• Saturn enjoyed in the ’90s a level of quality performance, a level of brand loyalty, that the rest of General Motors had not achieved.
  • What happened? The traditionalists within General Motors and within the auto workers union really didn’t like it.
  • You didn’t have a lot of deep support both within the UAW or among General Motors in Detroit for Saturn.
  • So Saturn’s sales and productivity began to decline.
  • Without a new product, Saturn was going to lose market share and began to lose market share.
  • In 2008, General Motors closed down Saturn as part of its restructuring activities.
  • So what lessons should we learn? I think there are three lessons that should influence how we think about bringing about innovations and new ways of working going forward.
  • They said, no individual could come up with this innovative design, but if we all put our heads together, and we go around the world and look at best practices, we can create something new, something that no one else could have imagined in ways that we can work together.
  • If you’re going to try new ideas, and you’re going to create new ways of working together and new organizations, build in a strategy for sustaining that innovation right from the beginning so that it will have legs that goes on into the future.
  • Again, as you go forward, remember these three lessons from the Saturn Corporation.

Class 3: Out of Crisis:Innovations in the 1980’s and Beyond > High Performance Work Systems > Video: High Performance Work Systems

  • First of all, it’s been roundly criticized by Wall Street for not expanding fast enough, not growing fast enough, but using its retained earnings to share them more equitably with their employees than growing the airline.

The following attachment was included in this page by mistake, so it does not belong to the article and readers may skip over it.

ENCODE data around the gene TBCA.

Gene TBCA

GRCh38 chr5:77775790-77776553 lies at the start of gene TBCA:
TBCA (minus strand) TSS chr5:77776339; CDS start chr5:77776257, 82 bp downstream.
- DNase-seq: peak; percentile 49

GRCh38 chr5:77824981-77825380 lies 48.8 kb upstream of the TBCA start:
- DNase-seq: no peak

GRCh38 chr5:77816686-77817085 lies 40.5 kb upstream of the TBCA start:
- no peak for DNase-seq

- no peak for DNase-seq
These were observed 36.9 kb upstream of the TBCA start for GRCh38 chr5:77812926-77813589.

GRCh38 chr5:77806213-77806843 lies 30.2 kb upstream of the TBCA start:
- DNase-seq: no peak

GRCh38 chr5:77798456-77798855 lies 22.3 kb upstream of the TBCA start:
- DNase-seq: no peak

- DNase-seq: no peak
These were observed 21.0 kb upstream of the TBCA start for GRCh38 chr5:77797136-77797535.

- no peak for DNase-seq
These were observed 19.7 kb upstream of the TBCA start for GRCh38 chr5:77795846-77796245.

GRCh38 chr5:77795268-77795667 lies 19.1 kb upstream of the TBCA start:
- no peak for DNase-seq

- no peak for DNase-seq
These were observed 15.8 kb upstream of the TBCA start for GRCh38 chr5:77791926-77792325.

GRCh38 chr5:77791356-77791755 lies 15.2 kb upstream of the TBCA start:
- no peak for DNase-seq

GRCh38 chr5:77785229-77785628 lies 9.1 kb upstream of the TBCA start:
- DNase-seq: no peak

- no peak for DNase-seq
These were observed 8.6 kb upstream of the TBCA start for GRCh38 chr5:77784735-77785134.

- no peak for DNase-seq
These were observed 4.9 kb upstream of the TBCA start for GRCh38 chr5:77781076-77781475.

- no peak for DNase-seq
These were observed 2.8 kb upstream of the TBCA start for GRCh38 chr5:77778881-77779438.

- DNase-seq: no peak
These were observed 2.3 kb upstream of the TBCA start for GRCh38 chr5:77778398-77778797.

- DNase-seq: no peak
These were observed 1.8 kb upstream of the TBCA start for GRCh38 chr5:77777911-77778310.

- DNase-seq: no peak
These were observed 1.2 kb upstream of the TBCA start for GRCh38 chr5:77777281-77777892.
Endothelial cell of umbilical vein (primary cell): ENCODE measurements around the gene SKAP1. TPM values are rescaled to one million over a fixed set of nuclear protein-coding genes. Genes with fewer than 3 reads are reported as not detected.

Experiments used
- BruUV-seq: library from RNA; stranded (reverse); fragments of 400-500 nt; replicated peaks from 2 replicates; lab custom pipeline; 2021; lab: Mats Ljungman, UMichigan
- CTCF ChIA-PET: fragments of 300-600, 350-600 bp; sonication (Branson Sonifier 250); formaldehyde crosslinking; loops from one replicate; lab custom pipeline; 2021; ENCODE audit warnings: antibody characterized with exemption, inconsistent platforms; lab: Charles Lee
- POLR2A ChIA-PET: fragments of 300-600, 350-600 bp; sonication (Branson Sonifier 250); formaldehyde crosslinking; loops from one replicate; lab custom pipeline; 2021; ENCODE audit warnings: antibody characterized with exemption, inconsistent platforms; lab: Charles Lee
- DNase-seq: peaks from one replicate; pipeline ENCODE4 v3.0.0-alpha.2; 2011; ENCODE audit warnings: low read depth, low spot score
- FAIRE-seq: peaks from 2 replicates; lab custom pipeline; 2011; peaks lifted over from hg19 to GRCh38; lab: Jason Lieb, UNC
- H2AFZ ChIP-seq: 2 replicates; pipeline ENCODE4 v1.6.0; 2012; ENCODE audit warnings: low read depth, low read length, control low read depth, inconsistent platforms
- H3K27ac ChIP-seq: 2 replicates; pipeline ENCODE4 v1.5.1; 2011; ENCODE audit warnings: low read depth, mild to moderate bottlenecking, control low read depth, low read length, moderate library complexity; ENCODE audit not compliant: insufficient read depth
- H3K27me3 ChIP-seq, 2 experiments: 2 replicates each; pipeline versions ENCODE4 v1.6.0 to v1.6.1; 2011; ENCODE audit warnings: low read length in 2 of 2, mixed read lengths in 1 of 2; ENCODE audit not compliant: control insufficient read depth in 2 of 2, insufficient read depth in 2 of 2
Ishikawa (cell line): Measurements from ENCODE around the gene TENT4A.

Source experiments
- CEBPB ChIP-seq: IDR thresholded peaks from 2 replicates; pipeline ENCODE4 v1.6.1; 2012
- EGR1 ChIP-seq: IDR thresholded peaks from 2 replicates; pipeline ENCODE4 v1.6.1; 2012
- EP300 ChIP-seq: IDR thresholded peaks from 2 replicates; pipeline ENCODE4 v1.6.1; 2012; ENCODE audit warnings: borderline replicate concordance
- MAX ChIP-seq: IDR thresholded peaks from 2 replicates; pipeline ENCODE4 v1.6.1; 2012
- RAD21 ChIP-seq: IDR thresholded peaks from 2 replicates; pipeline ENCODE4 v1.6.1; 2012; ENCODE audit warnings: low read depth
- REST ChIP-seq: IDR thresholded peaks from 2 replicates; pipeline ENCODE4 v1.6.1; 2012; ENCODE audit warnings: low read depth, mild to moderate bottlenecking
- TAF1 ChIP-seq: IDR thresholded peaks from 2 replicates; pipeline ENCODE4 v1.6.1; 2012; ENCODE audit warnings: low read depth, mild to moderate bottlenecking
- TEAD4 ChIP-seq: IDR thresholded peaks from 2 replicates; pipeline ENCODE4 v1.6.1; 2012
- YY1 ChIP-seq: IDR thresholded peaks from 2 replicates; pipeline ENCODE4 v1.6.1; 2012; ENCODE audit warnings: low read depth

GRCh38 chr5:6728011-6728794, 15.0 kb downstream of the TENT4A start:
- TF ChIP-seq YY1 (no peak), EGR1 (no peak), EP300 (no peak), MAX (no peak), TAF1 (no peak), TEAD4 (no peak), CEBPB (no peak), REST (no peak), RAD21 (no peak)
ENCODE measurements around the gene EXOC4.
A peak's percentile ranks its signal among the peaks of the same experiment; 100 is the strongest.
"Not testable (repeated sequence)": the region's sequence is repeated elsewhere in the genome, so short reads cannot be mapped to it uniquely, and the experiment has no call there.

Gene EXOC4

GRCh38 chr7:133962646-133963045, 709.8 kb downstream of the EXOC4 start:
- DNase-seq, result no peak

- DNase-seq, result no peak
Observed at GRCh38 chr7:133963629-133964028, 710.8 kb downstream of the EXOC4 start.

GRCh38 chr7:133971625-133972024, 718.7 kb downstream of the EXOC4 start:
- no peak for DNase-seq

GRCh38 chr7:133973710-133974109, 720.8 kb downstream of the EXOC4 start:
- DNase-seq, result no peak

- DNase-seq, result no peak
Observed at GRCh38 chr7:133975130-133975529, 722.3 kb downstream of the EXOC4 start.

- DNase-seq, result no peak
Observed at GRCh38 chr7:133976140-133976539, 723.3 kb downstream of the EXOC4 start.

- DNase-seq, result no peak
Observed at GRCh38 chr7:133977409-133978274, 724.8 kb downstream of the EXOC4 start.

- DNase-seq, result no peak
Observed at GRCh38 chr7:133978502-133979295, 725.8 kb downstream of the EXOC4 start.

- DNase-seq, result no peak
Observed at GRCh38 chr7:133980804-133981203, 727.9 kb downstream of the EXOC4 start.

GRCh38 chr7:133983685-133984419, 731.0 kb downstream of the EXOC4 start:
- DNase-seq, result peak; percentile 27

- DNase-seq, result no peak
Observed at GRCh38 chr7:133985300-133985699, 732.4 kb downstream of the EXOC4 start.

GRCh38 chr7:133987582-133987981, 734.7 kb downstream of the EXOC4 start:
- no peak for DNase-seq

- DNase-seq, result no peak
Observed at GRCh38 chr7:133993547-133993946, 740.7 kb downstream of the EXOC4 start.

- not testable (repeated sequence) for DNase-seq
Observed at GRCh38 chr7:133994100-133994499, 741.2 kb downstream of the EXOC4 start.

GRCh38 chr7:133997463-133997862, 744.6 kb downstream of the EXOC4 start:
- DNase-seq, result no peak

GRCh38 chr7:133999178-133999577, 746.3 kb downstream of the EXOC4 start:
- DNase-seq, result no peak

• Third, it has the best customer service of any airline in the country, and it builds that customer service by engaging employees in successful ways.
  • So Southwest does get good ratings from its employees, and now even it gets good ratings from Wall Street.
  • So this is from a Glassdoor survey where employees can voluntarily offer their assessment of their companies and their CEO.
  • We can make companies, design companies that are successful for employees by listening to them, by engaging them, by engaging in the teamwork that Southwest provides, as well as producing high quality services and highly profitable companies.
  • Let’s dig a little bit deeper and understand what the difference is between a high road and a low road company.
  • Walmart has been successful financially, yet Walmart has the tightest controls on its employees.
  • So here’s a company that works for shareholders, but is very tough on its employees.
  • It has a very long tenure of its employees, because they learn about the business and they become more productive over time.
  • Both can be reasonably successful financially, but only one can be successful financially and provide good jobs and good opportunities for its employees.